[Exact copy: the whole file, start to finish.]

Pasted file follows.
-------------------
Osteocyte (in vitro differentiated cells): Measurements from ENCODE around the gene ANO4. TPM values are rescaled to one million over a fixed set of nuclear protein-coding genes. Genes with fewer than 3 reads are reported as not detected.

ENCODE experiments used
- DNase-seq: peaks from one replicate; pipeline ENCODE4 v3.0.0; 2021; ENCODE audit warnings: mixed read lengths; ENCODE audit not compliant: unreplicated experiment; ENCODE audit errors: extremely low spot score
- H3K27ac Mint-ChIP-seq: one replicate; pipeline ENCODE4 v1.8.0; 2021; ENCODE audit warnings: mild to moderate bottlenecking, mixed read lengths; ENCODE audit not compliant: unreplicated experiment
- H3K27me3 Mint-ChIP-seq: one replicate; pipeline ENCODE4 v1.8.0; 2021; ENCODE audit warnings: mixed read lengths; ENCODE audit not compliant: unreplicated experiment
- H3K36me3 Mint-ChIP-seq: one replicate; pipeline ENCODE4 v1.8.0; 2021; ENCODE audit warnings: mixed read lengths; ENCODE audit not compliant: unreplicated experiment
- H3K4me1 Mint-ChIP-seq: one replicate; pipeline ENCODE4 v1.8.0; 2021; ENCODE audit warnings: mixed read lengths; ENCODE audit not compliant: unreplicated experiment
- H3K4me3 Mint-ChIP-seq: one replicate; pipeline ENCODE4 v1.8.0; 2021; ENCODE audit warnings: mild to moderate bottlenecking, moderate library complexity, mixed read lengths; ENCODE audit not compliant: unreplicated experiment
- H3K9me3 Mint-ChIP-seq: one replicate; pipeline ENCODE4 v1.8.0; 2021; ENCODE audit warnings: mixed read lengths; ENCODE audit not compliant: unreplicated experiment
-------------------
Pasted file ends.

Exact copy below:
Osteocyte (in vitro differentiated cells): Measurements from ENCODE around the gene ANO4. TPM values are rescaled to one million over a fixed set of nuclear protein-coding genes. Genes with fewer than 3 reads are reported as not detected.

ENCODE experiments used
- DNase-seq: peaks from one replicate; pipeline ENCODE4 v3.0.0; 2021; ENCODE audit warnings: mixed read lengths; ENCODE audit not compliant: unreplicated experiment; ENCODE audit errors: extremely low spot score
- H3K27ac Mint-ChIP-seq: one replicate; pipeline ENCODE4 v1.8.0; 2021; ENCODE audit warnings: mild to moderate bottlenecking, mixed read lengths; ENCODE audit not compliant: unreplicated experiment
- H3K27me3 Mint-ChIP-seq: one replicate; pipeline ENCODE4 v1.8.0; 2021; ENCODE audit warnings: mixed read lengths; ENCODE audit not compliant: unreplicated experiment
- H3K36me3 Mint-ChIP-seq: one replicate; pipeline ENCODE4 v1.8.0; 2021; ENCODE audit warnings: mixed read lengths; ENCODE audit not compliant: unreplicated experiment
- H3K4me1 Mint-ChIP-seq: one replicate; pipeline ENCODE4 v1.8.0; 2021; ENCODE audit warnings: mixed read lengths; ENCODE audit not compliant: unreplicated experiment
- H3K4me3 Mint-ChIP-seq: one replicate; pipeline ENCODE4 v1.8.0; 2021; ENCODE audit warnings: mild to moderate bottlenecking, moderate library complexity, mixed read lengths; ENCODE audit not compliant: unreplicated experiment
- H3K9me3 Mint-ChIP-seq: one replicate; pipeline ENCODE4 v1.8.0; 2021; ENCODE audit warnings: mixed read lengths; ENCODE audit not compliant: unreplicated experiment